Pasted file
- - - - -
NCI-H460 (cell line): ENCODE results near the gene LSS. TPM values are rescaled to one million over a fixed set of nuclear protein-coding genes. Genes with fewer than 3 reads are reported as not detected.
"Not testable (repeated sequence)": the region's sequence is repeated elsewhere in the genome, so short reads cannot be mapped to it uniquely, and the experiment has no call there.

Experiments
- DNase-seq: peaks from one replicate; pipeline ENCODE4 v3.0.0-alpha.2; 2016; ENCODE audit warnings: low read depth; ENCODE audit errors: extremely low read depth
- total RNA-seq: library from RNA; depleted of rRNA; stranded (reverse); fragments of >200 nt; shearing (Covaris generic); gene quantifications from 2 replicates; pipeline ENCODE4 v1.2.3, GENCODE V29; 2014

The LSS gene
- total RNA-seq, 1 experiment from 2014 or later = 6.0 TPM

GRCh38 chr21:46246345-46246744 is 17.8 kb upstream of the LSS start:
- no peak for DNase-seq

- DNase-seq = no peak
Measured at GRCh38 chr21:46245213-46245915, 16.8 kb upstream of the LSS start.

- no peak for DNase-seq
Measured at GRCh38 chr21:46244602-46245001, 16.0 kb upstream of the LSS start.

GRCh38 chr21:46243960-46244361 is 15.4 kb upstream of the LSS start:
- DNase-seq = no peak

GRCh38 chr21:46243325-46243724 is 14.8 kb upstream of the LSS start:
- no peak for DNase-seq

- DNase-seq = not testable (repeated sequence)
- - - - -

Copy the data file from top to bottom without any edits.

NCI-H460 (cell line): ENCODE results near the gene LSS. TPM values are rescaled to one million over a fixed set of nuclear protein-coding genes. Genes with fewer than 3 reads are reported as not detected.
"Not testable (repeated sequence)": the region's sequence is repeated elsewhere in the genome, so short reads cannot be mapped to it uniquely, and the experiment has no call there.

Experiments
- DNase-seq: peaks from one replicate; pipeline ENCODE4 v3.0.0-alpha.2; 2016; ENCODE audit warnings: low read depth; ENCODE audit errors: extremely low read depth
- total RNA-seq: library from RNA; depleted of rRNA; stranded (reverse); fragments of >200 nt; shearing (Covaris generic); gene quantifications from 2 replicates; pipeline ENCODE4 v1.2.3, GENCODE V29; 2014

The LSS gene
- total RNA-seq, 1 experiment from 2014 or later = 6.0 TPM

GRCh38 chr21:46246345-46246744 is 17.8 kb upstream of the LSS start:
- no peak for DNase-seq

- DNase-seq = no peak
Measured at GRCh38 chr21:46245213-46245915, 16.8 kb upstream of the LSS start.

- no peak for DNase-seq
Measured at GRCh38 chr21:46244602-46245001, 16.0 kb upstream of the LSS start.

GRCh38 chr21:46243960-46244361 is 15.4 kb upstream of the LSS start:
- DNase-seq = no peak

GRCh38 chr21:46243325-46243724 is 14.8 kb upstream of the LSS start:
- no peak for DNase-seq

- DNase-seq = not testable (repeated sequence)